Producers question the 12,35 million tons maize estimate by the CEC

South African maize producers are sceptical about the National Crop Estimates Committee’s (CEC) latest maize harvest approximation of 12,35 million tons.

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Producers said the deteriorating harvest in the central and western summer grain production region would have a marked impact on the ultimate national yield and a harvest of between 10 million tons and 11 million tons was much more likely. Jannie de Villiers, Grain SA CEO said he thought the CEC’s estimate was “optimistic”. De Villiers said the estimate for yellow maize seemed accurate, but that of white maize, mainly produced in the western parts, was exaggerated.

Maize producer Hannes Haasbroek from Bothaville in the Free State (FS) said there was no way a national harvest of nearly 12,5 million tons would be harvested in the 2012/2013 production season. The impact of the widespread drought in the FS and North West (NW) was already evident in the dramatic spike in the maize price.

“The market is reacting to the drought. Let’s say we, the producers, did in fact plant 2,8 million hectares to maize as claimed by the CEC. Losing just 1t/ha leaves us with a loss of 2,8 million tons. This means the harvest could be as low as 10 million tons,” Haasbroek said.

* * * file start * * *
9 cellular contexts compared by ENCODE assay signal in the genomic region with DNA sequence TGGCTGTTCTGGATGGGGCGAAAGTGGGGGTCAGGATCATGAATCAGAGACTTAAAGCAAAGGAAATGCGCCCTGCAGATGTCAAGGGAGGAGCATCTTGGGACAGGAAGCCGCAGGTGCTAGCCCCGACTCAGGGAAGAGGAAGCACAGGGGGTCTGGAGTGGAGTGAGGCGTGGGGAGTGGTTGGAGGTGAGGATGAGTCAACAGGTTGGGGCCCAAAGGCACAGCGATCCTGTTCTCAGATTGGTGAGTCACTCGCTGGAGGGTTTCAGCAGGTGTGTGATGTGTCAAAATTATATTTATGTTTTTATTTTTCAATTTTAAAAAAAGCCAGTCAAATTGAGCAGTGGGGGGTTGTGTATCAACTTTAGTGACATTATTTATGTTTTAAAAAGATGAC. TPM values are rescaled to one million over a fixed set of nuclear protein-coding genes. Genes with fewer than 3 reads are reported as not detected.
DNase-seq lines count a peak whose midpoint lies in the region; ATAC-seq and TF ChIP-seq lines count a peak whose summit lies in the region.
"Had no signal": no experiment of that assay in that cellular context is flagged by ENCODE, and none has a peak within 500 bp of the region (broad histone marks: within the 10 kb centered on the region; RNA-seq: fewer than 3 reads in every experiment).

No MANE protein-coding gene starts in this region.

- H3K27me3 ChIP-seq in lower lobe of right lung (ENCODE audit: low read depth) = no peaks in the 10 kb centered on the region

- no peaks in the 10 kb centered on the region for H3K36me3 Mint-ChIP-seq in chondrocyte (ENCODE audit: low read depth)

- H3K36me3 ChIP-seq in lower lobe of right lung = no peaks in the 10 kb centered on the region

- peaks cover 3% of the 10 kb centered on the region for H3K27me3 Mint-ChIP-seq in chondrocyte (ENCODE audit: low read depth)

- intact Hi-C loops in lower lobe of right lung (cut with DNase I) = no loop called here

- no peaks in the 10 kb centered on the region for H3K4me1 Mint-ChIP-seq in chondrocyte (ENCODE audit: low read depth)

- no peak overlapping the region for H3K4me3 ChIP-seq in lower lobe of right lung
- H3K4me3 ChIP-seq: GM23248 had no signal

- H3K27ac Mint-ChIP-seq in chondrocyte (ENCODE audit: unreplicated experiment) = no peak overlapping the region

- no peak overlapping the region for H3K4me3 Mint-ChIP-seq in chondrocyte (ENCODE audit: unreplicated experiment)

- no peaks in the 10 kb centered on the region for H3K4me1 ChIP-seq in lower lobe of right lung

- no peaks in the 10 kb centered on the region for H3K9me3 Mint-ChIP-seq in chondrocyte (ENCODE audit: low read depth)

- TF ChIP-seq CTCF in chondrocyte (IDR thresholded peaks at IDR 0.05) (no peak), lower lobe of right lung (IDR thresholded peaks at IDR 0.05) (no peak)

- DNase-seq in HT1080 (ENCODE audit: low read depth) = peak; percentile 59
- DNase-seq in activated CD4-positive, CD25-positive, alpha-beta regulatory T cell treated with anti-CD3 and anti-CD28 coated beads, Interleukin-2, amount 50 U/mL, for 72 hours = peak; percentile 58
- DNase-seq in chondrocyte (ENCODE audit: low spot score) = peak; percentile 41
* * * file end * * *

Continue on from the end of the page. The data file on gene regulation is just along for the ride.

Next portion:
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Prior to going to print, the white maize price had increased by between R50 and R80 per day over a period of 10 days.
Although conditions of maize production in the eastern region were good so far this season, the sporadic rains had caused damage to the maize in some parts, according to Ivan Enslin from Ogies. “We are looking at a harvest of between 5,5t/ha to 8t/ha in the east.

Damage was reported in Middelburg and in Greylingstad and Devon, among others. However, the problem is that we in the east produce mainly yellow maize while white maize is produced in the west, which could have an impact on the national white maize supply. Given the conditions in the FS and NW, I do not believe we will realise a harvest of more than 11,5 million tons,” Enslin said.

John Rankin from Lichtenburg said large areas in NW had suffered so much damage that producers wouldn’t be able to harvest. “I have lost total harvest on 20% of my lands which, coupled with the damage to the rest of the maize, brought my ultimate yield down to some 2t/ha,” Rankin said. nA representative of the SA Grain Information Service said the approximation was made based on the information available at the time and any new information would be considered in the next estimate.